So much for the physical substrate. How do probabilities come in? This is the goal of the information-theoretic substrate of the theory. To introduce probabilities we consider mappings from stories to {[0,1]}. Any such mapping can be thought of as a measure of an observer’s state of knowledge, or uncertainty, about any particular story (much more on this and other interpretations of probabilities will be discussed in later talks, such as Carl Hoefer’s coming up next). A priori the mapping could be arbitrary, and the role of the information-theoretic substrate of the theory is to specify which mappings are allowed, or “reasonable”. For instance, in the measurement example from earlier most observers would assign that particular story a probability of {50\%}, which is what the Born rule predicts. But without taking the rule for granted, on what basis could we assert that {50\%} is the only “reasonable” probability that can be assigned to the story — why not {10\%}, or even {100\%}?

The main claim that Renato put forward is that the Born rule can be derived as a consequence of the following two broad postulates: (I apologize for the description of the postulates being rather vague; there are points about the formulation that I am unclear about myself!)

  1. The repetition postulate: experiments can be repeated, and if so lead to the same outcomes.
  2. The symmetry postulate: certain experiments have symmetries under which the outcome of the experiment is invariant. For example, an experiment which involves flipping three different coins in sequence and reporting the majority outcome is not affected by the order in which the coins are flipped.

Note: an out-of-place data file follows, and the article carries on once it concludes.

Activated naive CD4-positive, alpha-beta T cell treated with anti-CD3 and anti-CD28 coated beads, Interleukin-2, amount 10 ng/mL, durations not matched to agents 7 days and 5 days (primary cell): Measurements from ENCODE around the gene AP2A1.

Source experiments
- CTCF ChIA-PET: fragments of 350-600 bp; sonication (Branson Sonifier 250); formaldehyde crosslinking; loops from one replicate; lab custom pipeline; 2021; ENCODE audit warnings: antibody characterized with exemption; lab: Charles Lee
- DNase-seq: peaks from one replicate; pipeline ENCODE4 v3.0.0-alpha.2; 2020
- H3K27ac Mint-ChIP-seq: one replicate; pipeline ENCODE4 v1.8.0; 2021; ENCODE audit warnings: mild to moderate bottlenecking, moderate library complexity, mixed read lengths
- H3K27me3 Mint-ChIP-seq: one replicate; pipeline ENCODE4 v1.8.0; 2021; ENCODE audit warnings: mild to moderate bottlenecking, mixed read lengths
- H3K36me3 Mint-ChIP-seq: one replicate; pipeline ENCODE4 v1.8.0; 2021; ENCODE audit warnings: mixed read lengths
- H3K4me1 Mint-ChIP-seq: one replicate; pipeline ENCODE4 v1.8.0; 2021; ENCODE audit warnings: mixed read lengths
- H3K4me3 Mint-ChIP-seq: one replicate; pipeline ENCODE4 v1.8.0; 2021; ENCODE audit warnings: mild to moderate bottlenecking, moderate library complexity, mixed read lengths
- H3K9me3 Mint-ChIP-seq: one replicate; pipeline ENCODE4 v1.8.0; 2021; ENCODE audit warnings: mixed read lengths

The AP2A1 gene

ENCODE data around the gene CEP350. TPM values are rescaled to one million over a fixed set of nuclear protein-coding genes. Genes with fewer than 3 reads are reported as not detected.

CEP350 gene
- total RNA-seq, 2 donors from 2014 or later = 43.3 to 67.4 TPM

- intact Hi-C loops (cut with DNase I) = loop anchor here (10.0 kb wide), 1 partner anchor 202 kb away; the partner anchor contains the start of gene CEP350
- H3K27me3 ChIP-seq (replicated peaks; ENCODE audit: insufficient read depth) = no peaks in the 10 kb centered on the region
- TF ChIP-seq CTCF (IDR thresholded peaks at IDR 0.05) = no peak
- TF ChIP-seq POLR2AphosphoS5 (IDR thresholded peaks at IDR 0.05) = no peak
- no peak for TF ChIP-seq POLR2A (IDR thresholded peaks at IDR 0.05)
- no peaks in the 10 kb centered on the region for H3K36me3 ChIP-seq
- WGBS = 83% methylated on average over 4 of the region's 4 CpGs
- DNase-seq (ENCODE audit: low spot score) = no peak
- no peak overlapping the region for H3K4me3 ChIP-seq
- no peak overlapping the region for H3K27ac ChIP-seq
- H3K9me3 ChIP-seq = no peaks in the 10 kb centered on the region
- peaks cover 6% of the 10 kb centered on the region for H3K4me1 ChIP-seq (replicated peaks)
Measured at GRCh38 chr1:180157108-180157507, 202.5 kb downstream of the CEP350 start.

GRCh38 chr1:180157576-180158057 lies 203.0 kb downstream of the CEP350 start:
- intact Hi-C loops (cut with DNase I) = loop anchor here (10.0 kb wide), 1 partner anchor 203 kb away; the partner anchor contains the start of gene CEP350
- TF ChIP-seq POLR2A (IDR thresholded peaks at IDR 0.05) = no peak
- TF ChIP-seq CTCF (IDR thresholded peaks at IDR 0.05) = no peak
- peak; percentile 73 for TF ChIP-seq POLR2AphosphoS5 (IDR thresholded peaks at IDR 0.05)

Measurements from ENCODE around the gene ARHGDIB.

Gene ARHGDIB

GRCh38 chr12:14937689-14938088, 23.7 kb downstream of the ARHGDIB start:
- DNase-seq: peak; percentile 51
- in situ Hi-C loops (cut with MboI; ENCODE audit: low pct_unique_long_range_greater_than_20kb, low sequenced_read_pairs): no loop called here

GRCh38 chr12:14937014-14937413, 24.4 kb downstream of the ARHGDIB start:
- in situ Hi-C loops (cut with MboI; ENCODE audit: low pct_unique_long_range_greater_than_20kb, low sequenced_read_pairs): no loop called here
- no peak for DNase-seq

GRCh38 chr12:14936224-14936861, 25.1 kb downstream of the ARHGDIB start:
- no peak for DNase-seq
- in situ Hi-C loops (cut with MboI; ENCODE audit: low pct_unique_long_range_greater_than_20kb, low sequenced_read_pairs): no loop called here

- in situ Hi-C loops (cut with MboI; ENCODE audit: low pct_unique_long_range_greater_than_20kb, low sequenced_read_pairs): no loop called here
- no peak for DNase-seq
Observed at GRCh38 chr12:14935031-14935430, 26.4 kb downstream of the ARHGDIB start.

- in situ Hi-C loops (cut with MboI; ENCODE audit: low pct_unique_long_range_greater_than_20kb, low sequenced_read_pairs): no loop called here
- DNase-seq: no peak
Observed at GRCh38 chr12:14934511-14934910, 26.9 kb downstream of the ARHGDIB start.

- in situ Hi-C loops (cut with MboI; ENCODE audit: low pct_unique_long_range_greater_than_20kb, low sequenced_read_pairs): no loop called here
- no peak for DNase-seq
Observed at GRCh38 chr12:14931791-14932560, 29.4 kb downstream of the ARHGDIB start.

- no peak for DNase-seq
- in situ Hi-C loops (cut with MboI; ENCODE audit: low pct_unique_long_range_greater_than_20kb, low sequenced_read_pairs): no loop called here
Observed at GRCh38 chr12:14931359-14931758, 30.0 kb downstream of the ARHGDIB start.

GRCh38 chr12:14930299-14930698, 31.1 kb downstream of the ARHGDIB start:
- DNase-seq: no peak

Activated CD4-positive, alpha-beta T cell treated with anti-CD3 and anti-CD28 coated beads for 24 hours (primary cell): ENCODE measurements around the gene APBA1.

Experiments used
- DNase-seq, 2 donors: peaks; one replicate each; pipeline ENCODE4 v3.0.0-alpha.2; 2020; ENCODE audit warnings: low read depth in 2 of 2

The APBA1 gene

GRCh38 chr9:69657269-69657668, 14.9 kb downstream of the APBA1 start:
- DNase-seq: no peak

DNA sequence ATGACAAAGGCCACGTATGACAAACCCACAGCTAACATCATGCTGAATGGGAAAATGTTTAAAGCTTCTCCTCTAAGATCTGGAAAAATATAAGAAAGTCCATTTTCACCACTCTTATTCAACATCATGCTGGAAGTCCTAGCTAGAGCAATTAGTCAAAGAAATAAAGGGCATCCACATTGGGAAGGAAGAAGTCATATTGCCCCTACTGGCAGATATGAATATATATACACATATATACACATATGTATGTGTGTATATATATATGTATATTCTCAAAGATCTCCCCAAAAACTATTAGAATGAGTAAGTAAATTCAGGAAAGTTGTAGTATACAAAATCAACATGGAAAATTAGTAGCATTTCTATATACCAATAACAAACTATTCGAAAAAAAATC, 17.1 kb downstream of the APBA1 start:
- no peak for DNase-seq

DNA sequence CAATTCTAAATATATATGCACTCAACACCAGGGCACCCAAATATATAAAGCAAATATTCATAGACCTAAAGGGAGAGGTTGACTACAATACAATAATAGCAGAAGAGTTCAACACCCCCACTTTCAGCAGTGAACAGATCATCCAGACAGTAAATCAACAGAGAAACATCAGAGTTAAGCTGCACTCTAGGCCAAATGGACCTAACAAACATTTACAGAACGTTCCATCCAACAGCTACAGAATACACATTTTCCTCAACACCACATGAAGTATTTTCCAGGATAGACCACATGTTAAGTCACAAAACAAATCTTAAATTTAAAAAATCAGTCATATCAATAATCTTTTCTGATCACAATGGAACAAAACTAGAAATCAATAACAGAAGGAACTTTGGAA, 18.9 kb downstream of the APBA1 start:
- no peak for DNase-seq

The idea is that these postulates should be much easier to accept than the Born rule: certainly, if we want to say anything meaningful about certain probabilities being reasonable or not we ought to enforce some form of compatibility rules, and the two above sound rather reasonable themselves. The first seems a prerequisite to even make sense of probabilities, and the second follows the tradition started by de Finetti of basing the emergence of probability on indistinguishability of the outcomes of an experiment under certain symmetries of the experiment.

Unfortunately there does not yet seem to be a preprint available that describes these ideas in detail; hopefully it is coming soon. I’m quite curious to see how the proposal, that I find rather appealing, can be formalized.


After Renato’s talk — and an excellent lunch — we were treated to an intriguing talk on “Chance laws and quantum randomness” by Carl Hoefer. The talk addressed questions that we computer scientists or physicists rarely discuss openly (and indeed many of us might reserve for dreamy Sunday nights or inebriated Friday evenings). In Carl’s own words: “When we ascribe a primitive (irreducible) chance propensity, or postulate intrinsically random/chancy fundamental laws of nature, do we know what we’re saying?”. Or, less poetically put (but still in Carl’s words — Carl, thanks for making it accessible to us!): What does a claim such as “{\Pr(\text{spin-z-up} | \text{spin-x-up-earlier}) = 0.5}” mean, and how is it different from “{\Pr(\text{spin-z-up} | \text{spin-x-up-earlier}) = 0.7}”?